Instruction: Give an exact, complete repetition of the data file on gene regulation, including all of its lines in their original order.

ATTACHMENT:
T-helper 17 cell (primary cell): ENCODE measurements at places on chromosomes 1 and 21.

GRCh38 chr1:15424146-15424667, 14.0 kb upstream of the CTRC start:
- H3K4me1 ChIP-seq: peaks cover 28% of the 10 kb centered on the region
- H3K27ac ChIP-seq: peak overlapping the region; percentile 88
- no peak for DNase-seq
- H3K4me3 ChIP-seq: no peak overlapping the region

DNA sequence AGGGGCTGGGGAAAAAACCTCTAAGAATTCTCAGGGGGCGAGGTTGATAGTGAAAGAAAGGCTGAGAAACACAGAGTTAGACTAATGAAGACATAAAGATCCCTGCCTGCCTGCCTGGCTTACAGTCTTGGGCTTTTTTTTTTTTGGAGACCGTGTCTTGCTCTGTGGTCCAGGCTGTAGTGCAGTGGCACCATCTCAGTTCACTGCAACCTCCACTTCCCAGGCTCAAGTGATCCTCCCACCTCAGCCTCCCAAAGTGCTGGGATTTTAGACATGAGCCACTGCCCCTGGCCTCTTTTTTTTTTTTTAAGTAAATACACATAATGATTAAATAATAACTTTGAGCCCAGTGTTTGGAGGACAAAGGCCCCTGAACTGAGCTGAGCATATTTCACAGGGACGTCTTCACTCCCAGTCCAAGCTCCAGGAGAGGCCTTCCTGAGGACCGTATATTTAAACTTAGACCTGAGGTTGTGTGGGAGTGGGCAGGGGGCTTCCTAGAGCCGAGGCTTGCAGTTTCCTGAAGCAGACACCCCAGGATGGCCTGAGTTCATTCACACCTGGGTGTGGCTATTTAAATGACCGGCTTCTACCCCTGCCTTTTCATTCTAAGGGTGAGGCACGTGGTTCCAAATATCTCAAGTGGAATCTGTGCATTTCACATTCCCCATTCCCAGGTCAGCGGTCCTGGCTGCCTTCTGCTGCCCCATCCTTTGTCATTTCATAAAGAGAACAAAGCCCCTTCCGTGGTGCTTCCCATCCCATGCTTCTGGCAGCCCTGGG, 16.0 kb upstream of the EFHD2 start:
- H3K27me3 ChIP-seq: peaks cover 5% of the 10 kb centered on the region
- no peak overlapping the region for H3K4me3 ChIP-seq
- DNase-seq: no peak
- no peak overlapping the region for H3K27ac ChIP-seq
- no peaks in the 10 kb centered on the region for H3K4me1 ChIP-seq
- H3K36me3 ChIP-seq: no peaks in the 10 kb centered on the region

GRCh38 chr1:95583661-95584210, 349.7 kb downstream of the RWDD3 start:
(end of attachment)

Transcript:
T-helper 17 cell (primary cell): ENCODE measurements at places on chromosomes 1 and 21.

GRCh38 chr1:15424146-15424667, 14.0 kb upstream of the CTRC start:
- H3K4me1 ChIP-seq: peaks cover 28% of the 10 kb centered on the region
- H3K27ac ChIP-seq: peak overlapping the region; percentile 88
- no peak for DNase-seq
- H3K4me3 ChIP-seq: no peak overlapping the region

DNA sequence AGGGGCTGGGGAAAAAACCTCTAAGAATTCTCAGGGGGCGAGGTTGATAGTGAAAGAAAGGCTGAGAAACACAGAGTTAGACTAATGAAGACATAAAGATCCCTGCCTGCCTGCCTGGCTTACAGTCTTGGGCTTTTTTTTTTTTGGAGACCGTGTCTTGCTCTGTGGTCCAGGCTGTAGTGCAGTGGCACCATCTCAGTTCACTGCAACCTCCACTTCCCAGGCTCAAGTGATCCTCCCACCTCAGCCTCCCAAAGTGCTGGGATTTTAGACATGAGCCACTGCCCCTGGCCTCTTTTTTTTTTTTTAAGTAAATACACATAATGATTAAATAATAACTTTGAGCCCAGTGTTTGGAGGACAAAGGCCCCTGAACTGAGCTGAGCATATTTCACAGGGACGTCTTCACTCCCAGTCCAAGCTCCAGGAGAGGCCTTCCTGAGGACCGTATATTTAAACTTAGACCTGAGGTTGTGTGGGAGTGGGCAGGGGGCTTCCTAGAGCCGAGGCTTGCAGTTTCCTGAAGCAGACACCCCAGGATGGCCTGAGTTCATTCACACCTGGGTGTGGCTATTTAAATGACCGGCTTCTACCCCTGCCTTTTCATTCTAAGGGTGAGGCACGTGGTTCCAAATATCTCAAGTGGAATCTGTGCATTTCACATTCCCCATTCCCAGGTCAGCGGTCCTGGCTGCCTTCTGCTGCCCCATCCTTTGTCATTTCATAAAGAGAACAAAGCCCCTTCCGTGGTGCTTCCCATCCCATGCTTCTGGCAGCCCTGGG, 16.0 kb upstream of the EFHD2 start:
- H3K27me3 ChIP-seq: peaks cover 5% of the 10 kb centered on the region
- no peak overlapping the region for H3K4me3 ChIP-seq
- DNase-seq: no peak
- no peak overlapping the region for H3K27ac ChIP-seq
- no peaks in the 10 kb centered on the region for H3K4me1 ChIP-seq
- H3K36me3 ChIP-seq: no peaks in the 10 kb centered on the region

GRCh38 chr1:95583661-95584210, 349.7 kb downstream of the RWDD3 start: